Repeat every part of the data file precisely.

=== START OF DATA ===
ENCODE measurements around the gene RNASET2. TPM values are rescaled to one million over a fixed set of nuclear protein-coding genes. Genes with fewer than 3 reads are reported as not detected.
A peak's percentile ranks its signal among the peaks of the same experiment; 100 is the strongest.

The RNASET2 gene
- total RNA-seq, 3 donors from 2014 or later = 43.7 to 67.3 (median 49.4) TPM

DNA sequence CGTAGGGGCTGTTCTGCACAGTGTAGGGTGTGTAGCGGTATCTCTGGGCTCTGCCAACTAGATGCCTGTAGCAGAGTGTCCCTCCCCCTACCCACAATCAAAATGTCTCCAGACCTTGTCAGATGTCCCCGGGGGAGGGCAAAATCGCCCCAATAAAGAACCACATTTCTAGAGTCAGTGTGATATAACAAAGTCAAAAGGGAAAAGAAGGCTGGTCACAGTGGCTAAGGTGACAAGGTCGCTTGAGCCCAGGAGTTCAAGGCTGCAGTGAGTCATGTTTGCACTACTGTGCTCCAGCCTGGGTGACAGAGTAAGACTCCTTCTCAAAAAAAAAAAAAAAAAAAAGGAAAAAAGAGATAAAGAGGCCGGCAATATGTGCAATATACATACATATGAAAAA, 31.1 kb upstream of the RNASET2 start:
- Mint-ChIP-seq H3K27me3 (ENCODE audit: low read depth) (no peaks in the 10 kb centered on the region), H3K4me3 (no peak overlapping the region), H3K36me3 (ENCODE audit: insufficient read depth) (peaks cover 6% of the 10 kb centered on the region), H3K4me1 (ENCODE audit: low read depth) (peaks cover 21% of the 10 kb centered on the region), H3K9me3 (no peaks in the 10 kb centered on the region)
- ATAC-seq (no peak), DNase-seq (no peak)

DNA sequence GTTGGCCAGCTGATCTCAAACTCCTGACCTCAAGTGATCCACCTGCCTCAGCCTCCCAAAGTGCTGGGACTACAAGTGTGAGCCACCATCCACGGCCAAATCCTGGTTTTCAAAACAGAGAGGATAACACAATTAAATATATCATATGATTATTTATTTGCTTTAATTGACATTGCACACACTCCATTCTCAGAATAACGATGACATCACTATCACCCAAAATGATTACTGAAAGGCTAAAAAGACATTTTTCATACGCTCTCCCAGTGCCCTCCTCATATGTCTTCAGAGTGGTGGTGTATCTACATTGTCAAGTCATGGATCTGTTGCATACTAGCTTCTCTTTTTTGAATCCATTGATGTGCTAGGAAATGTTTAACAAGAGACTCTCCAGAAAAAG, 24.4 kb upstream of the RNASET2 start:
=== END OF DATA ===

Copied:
ENCODE measurements around the gene RNASET2. TPM values are rescaled to one million over a fixed set of nuclear protein-coding genes. Genes with fewer than 3 reads are reported as not detected.
A peak's percentile ranks its signal among the peaks of the same experiment; 100 is the strongest.

The RNASET2 gene
- total RNA-seq, 3 donors from 2014 or later = 43.7 to 67.3 (median 49.4) TPM

DNA sequence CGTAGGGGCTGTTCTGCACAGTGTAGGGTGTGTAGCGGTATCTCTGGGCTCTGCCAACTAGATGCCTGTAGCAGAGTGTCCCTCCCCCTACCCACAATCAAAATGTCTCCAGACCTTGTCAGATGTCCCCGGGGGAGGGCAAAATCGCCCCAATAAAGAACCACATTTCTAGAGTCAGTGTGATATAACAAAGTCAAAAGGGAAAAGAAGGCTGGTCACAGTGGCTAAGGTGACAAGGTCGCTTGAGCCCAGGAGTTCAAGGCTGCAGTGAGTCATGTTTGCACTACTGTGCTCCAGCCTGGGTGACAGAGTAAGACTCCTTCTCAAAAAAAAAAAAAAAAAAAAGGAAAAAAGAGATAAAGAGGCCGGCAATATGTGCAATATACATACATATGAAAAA, 31.1 kb upstream of the RNASET2 start:
- Mint-ChIP-seq H3K27me3 (ENCODE audit: low read depth) (no peaks in the 10 kb centered on the region), H3K4me3 (no peak overlapping the region), H3K36me3 (ENCODE audit: insufficient read depth) (peaks cover 6% of the 10 kb centered on the region), H3K4me1 (ENCODE audit: low read depth) (peaks cover 21% of the 10 kb centered on the region), H3K9me3 (no peaks in the 10 kb centered on the region)
- ATAC-seq (no peak), DNase-seq (no peak)

DNA sequence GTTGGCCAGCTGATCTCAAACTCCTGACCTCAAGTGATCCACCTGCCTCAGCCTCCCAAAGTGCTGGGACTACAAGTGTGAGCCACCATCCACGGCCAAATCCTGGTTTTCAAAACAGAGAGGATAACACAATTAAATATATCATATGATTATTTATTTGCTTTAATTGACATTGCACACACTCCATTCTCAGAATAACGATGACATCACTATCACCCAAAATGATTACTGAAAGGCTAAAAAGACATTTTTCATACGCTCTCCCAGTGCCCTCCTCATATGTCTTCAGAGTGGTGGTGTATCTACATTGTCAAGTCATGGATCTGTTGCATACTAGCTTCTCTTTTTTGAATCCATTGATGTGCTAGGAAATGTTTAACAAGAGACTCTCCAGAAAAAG, 24.4 kb upstream of the RNASET2 start: